Wolf Eyes No Answer: Lower Floors

[De Stijl; 2013]

Styles: post industrial, noise
Others: Drainolith, Hair Police, Nurse with Wound, Suicide

Noise was born of violence: violence against the ear, against the self, against genre, against social mores and the boundaries of taste, perhaps against music itself (the list goes on). In combining the acidic aesthetics of the avant-garde with the cultural corrosion of punk and industrial, harsh noise produced a potent salt for those with open wounds. What the progenitors depicted was a violence that transcended and preserved the violence inherent in both culture and being a brain in a body.

Wolf Eyes are no strangers to this theme. A cursory look at album titles should suffice: Slicer, Burned Mind, Human Animal. But as time passes, even transcendence erodes under the chemical bath. No Answer: Lower Floors exists in the empty subbasement below that transcendence. In subverting the techniques of older work, it ends up depicting something much more tangible and real, while still holding on to the dread that runs through their catalog.

Where past records pierced or bludgeoned, No Answer: Lower Floors seethes. It doesn’t assault; it worms its way in past your usual defenses. Its vocals are not shrieks of horror, but a monotone that splits into two voices, acting in both sides of the stereo field so as to enter twice into each ear. Perhaps the most frequently cited characteristic of Burned Mind was the “stabbing” bass lines. Here, however, the bass is yet another paranoid thought in a mass of delusions. It’s not so much phantasmagoria as the onset of anxiety, the tension that swells in the muscles of your shoulders when the merest uncertainties have built into an overwhelming possibility.

No Answer: Lower Floors in this way feels like Wolf Eyes’ most honest work to date. While the lyrical content might discuss themes of madness and transcendence on “Choking Flies” (“Lose your mind on an empty street/ Empty minds please stay asleep”), it’s the delivery that contains humanity. The relaxed tone renders the lyrics into casual idioms, containing only a suggestion of their former violence. Behind them groan the off-kilter but locked-in rhythms of the electronics and the atmospheric tremble of new member James Baljo’s guitar. “Chattering Lead” and “Confession of the Informer” showcase Wolf Eyes’ polished skills in these arenas. Each return of bass or synth line constructs a foreboding mood without the use of the more facile tactics of crescendo or sheer sonic battery.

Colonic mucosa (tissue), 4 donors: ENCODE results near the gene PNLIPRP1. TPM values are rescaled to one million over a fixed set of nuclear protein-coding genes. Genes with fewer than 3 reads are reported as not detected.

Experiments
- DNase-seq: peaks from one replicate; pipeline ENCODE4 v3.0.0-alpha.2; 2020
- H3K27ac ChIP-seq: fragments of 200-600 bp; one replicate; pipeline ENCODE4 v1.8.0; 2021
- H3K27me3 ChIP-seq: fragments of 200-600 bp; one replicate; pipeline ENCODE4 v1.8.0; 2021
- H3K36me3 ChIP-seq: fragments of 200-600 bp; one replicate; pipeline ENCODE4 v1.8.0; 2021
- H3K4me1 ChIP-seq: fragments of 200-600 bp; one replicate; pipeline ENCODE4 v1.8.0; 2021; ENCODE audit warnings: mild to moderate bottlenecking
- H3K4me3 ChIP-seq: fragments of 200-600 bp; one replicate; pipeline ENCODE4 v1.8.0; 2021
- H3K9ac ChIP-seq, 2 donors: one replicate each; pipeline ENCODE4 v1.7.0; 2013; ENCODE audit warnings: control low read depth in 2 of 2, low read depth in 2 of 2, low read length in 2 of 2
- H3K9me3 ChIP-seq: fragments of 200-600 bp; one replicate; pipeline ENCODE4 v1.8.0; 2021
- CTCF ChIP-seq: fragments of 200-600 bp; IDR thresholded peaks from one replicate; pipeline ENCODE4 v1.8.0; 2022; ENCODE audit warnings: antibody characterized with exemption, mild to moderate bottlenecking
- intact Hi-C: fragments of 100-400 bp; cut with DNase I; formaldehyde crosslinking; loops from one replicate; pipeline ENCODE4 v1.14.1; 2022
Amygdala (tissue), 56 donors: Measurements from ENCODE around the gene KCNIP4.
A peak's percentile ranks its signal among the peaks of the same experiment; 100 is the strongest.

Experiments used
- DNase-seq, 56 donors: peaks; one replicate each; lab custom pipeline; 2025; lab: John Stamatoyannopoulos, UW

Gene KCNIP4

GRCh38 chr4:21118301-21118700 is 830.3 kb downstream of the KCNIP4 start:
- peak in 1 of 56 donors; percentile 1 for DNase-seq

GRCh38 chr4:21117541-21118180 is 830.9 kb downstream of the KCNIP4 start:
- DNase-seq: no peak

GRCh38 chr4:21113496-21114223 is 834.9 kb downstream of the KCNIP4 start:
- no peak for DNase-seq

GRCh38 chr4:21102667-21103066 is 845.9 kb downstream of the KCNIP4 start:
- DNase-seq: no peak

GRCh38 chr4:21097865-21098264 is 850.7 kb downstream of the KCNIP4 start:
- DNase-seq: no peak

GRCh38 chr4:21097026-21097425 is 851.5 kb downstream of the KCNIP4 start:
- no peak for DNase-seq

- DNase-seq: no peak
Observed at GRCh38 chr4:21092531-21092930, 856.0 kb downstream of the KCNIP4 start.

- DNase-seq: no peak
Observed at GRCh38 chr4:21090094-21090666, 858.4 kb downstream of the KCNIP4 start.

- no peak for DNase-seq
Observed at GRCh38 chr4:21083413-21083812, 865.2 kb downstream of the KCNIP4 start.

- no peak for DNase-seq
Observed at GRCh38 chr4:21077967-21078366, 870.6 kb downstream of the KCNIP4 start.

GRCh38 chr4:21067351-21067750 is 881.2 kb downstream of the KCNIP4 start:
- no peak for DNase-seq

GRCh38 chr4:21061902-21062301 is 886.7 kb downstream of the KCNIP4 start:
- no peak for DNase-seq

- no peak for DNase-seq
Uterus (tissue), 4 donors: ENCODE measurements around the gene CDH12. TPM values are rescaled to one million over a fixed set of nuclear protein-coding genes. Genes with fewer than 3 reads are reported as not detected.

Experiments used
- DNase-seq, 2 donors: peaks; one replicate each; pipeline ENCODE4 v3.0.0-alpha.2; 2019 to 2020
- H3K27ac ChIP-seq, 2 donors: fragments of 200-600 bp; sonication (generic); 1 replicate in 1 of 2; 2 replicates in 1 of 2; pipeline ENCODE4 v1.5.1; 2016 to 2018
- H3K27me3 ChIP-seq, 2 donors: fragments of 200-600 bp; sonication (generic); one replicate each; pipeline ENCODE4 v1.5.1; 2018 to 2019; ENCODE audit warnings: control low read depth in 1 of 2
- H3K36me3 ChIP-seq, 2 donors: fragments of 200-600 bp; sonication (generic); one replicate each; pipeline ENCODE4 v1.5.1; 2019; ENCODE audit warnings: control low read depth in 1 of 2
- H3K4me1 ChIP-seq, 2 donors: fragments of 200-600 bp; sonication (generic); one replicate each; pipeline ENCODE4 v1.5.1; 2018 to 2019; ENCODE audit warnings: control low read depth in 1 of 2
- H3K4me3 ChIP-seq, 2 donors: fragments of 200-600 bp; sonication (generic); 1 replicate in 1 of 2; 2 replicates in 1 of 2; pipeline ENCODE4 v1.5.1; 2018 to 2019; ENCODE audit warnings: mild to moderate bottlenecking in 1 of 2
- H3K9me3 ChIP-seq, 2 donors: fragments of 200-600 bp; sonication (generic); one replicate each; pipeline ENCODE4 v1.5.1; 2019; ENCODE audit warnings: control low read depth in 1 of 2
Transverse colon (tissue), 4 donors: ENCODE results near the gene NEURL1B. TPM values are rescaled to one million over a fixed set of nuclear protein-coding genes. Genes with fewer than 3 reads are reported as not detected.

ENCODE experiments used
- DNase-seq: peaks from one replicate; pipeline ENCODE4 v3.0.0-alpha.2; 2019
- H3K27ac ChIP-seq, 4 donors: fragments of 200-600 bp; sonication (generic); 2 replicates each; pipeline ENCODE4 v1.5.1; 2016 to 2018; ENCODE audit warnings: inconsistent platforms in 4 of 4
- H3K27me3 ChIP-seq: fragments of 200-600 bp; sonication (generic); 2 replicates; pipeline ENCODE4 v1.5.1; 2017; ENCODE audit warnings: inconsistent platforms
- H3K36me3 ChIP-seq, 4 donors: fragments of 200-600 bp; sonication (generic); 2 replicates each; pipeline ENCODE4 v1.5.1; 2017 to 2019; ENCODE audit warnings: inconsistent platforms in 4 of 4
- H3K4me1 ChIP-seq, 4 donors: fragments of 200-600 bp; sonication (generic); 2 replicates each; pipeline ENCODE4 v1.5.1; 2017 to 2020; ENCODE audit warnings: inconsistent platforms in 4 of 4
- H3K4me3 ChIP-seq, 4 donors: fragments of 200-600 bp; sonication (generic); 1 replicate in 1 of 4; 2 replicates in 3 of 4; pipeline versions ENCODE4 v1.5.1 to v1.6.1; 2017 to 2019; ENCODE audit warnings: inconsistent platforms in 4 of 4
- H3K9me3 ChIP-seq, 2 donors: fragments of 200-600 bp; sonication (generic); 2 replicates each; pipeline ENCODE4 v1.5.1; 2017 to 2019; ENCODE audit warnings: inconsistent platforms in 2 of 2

It’s the understated clarity and sense of purpose that makes the atypical developments of No Answer: Lower Floors’ tracks readable. Each entrance of sax and guitar feels correct but not formulaic. There are few surprises, but each element finds its own breathing room such that the layered space of each track is fully audible. There is enough going on that no track gets tired, except for perhaps the last, “Warning Sign,” which feels like an endurance trial, not because of its violence, but because its primary element is a sound that signals the approach of violence, approximating a siren without the familiarity of the local cops. It’s the last warning that the inexplicable object of anxiety approaches. It looks different from what you’ve come to expect. No beast slouches this way. Dread is a feedback loop. What hangs over us is what is in us. There is no escape and no answer.

Links: Wolf Eyes - De Stijl


Some releases are so incredible we just can’t help but exclaim EUREKA! While many of our picks here defy categorization and explore the constructed boundaries between ‘music’ and ‘noise,’ others complement, continue, or rupture traditions that provide new forms and ways of listening. Not all of our favorites will be listed here, but we think each EUREKA! album is worthy of careful consideration. This section is a work-in-progress, so expect its definition to be in perpetual flux.

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